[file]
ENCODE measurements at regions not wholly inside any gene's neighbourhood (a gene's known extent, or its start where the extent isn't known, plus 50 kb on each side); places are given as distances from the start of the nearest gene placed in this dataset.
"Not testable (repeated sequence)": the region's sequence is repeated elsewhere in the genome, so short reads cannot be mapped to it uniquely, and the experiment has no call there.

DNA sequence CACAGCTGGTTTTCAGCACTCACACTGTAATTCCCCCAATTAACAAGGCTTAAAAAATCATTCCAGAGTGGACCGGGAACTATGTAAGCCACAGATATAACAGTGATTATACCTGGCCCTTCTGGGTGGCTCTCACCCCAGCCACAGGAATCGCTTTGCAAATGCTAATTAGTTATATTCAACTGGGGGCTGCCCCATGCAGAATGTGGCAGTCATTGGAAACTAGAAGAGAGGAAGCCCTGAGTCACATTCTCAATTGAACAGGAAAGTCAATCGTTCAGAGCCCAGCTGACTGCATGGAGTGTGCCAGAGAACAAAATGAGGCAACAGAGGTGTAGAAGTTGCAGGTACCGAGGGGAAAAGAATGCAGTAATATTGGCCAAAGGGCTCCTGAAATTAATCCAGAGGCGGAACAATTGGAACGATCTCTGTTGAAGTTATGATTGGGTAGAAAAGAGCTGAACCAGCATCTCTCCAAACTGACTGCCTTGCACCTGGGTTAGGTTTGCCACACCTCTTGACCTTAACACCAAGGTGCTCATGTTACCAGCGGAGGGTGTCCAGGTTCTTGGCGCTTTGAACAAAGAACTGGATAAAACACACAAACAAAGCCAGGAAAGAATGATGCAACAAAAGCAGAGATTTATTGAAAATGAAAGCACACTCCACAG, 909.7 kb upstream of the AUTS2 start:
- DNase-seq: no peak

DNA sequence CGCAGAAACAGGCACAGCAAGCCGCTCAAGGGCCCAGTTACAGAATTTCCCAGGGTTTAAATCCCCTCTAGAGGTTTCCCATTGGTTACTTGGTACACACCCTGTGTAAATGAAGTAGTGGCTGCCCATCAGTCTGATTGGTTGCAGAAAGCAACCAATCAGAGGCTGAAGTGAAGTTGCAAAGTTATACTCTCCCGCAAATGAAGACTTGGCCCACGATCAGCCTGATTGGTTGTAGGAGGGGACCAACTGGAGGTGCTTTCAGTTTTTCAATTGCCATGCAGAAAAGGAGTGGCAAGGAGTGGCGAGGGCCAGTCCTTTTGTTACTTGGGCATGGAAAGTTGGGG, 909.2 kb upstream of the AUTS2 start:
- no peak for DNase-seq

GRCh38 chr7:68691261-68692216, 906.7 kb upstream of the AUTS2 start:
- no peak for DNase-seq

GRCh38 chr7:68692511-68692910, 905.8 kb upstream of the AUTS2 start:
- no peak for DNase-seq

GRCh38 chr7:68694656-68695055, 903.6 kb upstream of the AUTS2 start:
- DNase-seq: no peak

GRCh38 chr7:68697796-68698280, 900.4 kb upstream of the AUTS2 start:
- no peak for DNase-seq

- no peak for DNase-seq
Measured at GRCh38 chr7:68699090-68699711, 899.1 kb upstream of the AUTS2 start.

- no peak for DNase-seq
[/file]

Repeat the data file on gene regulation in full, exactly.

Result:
ENCODE measurements at regions not wholly inside any gene's neighbourhood (a gene's known extent, or its start where the extent isn't known, plus 50 kb on each side); places are given as distances from the start of the nearest gene placed in this dataset.
"Not testable (repeated sequence)": the region's sequence is repeated elsewhere in the genome, so short reads cannot be mapped to it uniquely, and the experiment has no call there.

DNA sequence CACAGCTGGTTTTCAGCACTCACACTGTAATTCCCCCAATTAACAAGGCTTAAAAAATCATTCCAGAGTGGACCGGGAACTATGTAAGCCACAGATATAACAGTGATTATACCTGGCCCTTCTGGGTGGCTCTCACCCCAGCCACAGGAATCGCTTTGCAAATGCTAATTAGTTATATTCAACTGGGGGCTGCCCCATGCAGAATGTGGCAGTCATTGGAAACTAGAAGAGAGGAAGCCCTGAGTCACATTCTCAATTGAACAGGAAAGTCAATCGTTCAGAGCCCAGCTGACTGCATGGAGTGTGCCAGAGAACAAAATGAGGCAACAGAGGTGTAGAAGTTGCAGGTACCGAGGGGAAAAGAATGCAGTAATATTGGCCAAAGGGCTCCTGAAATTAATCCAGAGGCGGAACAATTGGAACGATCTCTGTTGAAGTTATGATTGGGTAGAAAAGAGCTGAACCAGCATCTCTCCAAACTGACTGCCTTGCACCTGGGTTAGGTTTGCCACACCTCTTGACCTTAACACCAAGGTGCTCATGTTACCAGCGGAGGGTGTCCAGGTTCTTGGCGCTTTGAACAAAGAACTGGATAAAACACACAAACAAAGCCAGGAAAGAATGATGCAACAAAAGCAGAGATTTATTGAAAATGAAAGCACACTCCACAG, 909.7 kb upstream of the AUTS2 start:
- DNase-seq: no peak

DNA sequence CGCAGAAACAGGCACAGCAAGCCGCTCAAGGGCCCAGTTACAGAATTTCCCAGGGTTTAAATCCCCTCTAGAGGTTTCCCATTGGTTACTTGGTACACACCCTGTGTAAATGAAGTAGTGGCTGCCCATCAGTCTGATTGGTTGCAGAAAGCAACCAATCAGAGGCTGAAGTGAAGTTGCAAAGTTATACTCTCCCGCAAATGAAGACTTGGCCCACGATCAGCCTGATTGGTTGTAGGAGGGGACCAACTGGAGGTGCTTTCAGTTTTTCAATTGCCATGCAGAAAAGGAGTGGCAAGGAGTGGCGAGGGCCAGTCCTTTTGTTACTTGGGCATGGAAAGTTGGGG, 909.2 kb upstream of the AUTS2 start:
- no peak for DNase-seq

GRCh38 chr7:68691261-68692216, 906.7 kb upstream of the AUTS2 start:
- no peak for DNase-seq

GRCh38 chr7:68692511-68692910, 905.8 kb upstream of the AUTS2 start:
- no peak for DNase-seq

GRCh38 chr7:68694656-68695055, 903.6 kb upstream of the AUTS2 start:
- DNase-seq: no peak

GRCh38 chr7:68697796-68698280, 900.4 kb upstream of the AUTS2 start:
- no peak for DNase-seq

- no peak for DNase-seq
Measured at GRCh38 chr7:68699090-68699711, 899.1 kb upstream of the AUTS2 start.

- no peak for DNase-seq